Liquidity is defined as the degree to which an asset or security can be bought or sold in the market without affecting the asset’s price.
Investors in UK commercial property funds have been given a lesson in liquidity over the last ten days, as the gate was abruptly shut to those looking for their money back. The BREXIT result sparked concerns about the outlook for the UK economy and the commercial property sector, which in turn caused a wave of selling. With investors all looking for the exit at once, liquidity dried up as cash reserves were depleted and so the gates were shut to those looking to get out.
In the face of increased sell orders, fund companies have also been forced to mark down the value of their assets, with Aberdeen Asset Management reportedly cutting the value of their UK commercial property fund by 17%. Of course, this all serves to feed investor panic and increased selling pressure at a fund level will force fund companies to offload the underlying properties at the very time everyone else is trying to sell. A lethal cocktail.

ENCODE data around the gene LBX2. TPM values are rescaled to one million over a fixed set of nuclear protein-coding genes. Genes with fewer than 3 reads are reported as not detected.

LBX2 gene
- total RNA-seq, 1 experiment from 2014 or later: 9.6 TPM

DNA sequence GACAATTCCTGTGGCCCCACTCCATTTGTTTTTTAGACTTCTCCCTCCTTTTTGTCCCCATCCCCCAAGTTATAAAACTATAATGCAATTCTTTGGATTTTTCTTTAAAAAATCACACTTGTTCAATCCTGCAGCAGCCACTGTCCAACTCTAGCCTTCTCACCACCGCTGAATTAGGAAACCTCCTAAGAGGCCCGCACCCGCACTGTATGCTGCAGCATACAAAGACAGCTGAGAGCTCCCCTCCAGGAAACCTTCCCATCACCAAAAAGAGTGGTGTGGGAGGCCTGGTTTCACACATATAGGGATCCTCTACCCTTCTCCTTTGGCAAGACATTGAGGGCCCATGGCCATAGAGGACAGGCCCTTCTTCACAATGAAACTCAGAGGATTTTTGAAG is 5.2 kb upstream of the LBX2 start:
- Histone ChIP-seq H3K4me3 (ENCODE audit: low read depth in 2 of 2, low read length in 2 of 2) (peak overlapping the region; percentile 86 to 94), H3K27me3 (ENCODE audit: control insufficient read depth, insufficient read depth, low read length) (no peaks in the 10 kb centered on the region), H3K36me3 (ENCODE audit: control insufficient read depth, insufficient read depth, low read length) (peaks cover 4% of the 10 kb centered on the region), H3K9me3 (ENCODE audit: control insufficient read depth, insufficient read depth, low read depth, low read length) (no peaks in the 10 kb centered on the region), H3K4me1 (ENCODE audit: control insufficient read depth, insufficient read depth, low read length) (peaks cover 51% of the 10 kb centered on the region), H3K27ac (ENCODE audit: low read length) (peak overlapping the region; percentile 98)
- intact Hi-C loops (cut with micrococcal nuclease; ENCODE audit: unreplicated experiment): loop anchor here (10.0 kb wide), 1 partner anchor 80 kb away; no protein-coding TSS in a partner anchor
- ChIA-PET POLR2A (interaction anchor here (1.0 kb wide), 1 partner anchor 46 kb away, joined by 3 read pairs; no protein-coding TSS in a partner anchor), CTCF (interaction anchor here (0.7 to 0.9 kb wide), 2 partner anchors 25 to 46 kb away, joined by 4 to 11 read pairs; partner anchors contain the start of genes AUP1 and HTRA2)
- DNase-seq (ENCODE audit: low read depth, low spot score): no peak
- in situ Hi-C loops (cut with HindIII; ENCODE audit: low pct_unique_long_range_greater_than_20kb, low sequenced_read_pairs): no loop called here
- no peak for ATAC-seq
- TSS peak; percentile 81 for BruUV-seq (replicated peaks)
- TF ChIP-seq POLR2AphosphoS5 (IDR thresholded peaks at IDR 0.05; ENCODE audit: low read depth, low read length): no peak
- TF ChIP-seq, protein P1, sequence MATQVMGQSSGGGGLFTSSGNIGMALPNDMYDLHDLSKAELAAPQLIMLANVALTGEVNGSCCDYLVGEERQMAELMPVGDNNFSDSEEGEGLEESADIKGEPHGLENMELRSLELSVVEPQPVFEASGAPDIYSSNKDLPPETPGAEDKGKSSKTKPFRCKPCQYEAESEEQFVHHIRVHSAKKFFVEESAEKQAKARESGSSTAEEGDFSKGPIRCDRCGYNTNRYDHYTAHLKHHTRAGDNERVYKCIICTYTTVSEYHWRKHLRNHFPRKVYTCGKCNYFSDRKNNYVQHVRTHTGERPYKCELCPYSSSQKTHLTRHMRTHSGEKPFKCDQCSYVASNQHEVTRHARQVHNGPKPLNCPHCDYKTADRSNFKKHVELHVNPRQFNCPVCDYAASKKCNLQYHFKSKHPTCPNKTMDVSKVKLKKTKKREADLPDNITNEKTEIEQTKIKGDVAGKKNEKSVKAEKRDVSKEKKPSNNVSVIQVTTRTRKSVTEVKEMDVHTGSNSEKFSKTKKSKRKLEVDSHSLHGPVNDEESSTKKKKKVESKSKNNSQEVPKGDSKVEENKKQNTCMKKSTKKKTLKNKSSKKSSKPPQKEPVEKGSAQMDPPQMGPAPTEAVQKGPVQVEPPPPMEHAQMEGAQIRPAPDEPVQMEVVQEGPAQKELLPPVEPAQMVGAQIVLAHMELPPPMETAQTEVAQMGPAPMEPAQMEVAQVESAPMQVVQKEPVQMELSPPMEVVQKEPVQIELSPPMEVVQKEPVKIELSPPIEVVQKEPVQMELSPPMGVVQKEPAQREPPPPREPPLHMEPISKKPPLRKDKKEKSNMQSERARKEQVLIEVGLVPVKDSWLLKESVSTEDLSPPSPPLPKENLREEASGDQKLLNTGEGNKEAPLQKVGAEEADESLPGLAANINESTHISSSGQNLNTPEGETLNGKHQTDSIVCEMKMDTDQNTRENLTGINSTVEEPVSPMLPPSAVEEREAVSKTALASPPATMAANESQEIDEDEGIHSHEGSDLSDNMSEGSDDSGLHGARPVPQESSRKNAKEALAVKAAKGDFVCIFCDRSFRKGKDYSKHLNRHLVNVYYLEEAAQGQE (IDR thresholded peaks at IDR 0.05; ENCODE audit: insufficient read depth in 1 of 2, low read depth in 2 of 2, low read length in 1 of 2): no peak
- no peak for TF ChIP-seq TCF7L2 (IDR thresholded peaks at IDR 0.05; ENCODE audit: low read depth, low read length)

The funds in question are open ended funds with daily pricing, and therein lies the problem. The availability of daily pricing on a fund provides the illusion of liquidity, but the underlying liquidity is a function of the asset that makes up the fund. In this case the funds are made up of illiquid commercial property. The panic selling we have seen suggests that many so-called long term investors missed this point.